The baceriophage an emerging solution to digestive distress

Posted on 2018-07-04

Bacteriophages attacking bacteria cell wall

Two important areas of modern biological interest, antibiotic resistance and gastrointestinal disease, are brought together in the latest clinical research from George Mason University. Presented at Nutrition in June 2018, their study suggests a possible replacement of antibiotic treatment with specifically-targeted bacteriophages for tackling gastro-intestinal disruptions.

Bacteriophages allow researchers to directly target unwelcome micro-organisms within the gut, unlike antibiotics, which function at the expense of the commensal, symbiotic bacterial population with adverse health effects. Using these bacteria-specific viruses also eliminates the risk of developing antibiotic resistance. The Bacteriophage for Gastrointestinal Health Study found a significant decrease in inflammatory marker IL-4, typically associated with allergic reactions, in 31 individuals who reported gastrointestinal issues treated with the bacteriophages. Analysis of the microbial population both pre and post bacteriophage treatment using16S rRNA and qPCR also displayed a distinct shift in the population towards the symbionts. Researchers within the study not only see potential for treatment; the ability of bacteriophages demonstrated here suggest a more widespread use as dietary supplements, initially for sufferers of metabolic conditions and potentially for the wider population.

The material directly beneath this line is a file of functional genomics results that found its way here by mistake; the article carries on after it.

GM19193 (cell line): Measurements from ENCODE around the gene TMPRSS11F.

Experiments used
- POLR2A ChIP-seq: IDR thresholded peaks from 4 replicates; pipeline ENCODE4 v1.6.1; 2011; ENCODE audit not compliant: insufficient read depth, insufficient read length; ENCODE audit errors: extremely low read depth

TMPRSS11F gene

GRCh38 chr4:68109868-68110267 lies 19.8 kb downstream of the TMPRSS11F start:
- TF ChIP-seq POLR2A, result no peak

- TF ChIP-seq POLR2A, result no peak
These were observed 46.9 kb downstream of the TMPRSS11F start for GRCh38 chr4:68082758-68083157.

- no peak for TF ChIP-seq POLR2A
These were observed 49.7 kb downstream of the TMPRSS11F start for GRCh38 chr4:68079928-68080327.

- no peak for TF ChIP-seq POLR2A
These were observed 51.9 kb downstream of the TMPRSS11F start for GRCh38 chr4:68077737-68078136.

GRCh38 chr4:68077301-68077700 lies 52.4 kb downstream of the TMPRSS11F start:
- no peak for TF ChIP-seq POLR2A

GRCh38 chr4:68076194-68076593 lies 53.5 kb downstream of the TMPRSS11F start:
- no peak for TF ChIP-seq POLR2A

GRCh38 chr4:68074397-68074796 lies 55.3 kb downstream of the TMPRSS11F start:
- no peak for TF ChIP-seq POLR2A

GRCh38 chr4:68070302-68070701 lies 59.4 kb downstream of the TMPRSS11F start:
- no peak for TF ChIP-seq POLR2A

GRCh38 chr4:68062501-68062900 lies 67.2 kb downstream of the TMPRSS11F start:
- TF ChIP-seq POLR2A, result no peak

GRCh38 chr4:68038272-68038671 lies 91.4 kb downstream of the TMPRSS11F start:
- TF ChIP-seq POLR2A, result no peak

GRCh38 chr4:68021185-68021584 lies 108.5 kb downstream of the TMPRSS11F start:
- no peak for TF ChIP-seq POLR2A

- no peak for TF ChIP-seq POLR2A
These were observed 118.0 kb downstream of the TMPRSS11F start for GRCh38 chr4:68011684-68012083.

The future for this study lies in testing within a larger, more clinically relevant population: for now however, the results are promising.

From a wider perspective, studies such as these which aim to find alternative routes to traditional antibiotics are key to the current, strenuous battle against antibiotic resistance. It is exciting to see another possible application for the multi-talented bacteriophage: restoration of the delicate mix of intestinal microbiota, an issue widely experienced all over the world.

Read the Nutrition 2018 summary here

You can find antibodies against IL-4 here

You can find ELISA kits against IL-4 here

Conducting your own ground-breaking research? Let us help you:


Related articles

~Roles of the gut in metabolic syndrome

~Antibiotic Resistance: What you need to know from the WHO